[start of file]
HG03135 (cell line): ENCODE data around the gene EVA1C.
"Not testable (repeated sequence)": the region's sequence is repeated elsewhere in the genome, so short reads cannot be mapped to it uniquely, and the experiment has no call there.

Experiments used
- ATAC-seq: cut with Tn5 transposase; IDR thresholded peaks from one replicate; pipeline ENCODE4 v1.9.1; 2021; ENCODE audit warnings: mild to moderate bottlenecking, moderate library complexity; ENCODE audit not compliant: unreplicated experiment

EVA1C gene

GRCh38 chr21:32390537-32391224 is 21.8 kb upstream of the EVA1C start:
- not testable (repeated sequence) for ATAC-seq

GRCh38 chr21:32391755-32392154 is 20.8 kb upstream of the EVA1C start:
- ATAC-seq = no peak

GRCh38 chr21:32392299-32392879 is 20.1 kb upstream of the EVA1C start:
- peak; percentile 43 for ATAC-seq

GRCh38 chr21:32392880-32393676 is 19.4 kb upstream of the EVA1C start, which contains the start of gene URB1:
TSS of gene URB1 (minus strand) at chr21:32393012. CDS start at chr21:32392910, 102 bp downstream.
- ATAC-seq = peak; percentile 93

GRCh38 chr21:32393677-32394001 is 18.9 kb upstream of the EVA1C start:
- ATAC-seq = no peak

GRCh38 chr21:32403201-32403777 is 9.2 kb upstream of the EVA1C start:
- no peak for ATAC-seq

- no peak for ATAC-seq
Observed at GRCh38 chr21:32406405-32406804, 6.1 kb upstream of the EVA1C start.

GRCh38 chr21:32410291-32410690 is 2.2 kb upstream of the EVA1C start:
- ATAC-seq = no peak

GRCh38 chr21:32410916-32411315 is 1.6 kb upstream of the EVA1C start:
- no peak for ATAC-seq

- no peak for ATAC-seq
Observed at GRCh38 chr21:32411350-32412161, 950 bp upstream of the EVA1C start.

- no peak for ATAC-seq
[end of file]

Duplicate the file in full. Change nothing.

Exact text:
HG03135 (cell line): ENCODE data around the gene EVA1C.
"Not testable (repeated sequence)": the region's sequence is repeated elsewhere in the genome, so short reads cannot be mapped to it uniquely, and the experiment has no call there.

Experiments used
- ATAC-seq: cut with Tn5 transposase; IDR thresholded peaks from one replicate; pipeline ENCODE4 v1.9.1; 2021; ENCODE audit warnings: mild to moderate bottlenecking, moderate library complexity; ENCODE audit not compliant: unreplicated experiment

EVA1C gene

GRCh38 chr21:32390537-32391224 is 21.8 kb upstream of the EVA1C start:
- not testable (repeated sequence) for ATAC-seq

GRCh38 chr21:32391755-32392154 is 20.8 kb upstream of the EVA1C start:
- ATAC-seq = no peak

GRCh38 chr21:32392299-32392879 is 20.1 kb upstream of the EVA1C start:
- peak; percentile 43 for ATAC-seq

GRCh38 chr21:32392880-32393676 is 19.4 kb upstream of the EVA1C start, which contains the start of gene URB1:
TSS of gene URB1 (minus strand) at chr21:32393012. CDS start at chr21:32392910, 102 bp downstream.
- ATAC-seq = peak; percentile 93

GRCh38 chr21:32393677-32394001 is 18.9 kb upstream of the EVA1C start:
- ATAC-seq = no peak

GRCh38 chr21:32403201-32403777 is 9.2 kb upstream of the EVA1C start:
- no peak for ATAC-seq

- no peak for ATAC-seq
Observed at GRCh38 chr21:32406405-32406804, 6.1 kb upstream of the EVA1C start.

GRCh38 chr21:32410291-32410690 is 2.2 kb upstream of the EVA1C start:
- ATAC-seq = no peak

GRCh38 chr21:32410916-32411315 is 1.6 kb upstream of the EVA1C start:
- no peak for ATAC-seq

- no peak for ATAC-seq
Observed at GRCh38 chr21:32411350-32412161, 950 bp upstream of the EVA1C start.

- no peak for ATAC-seq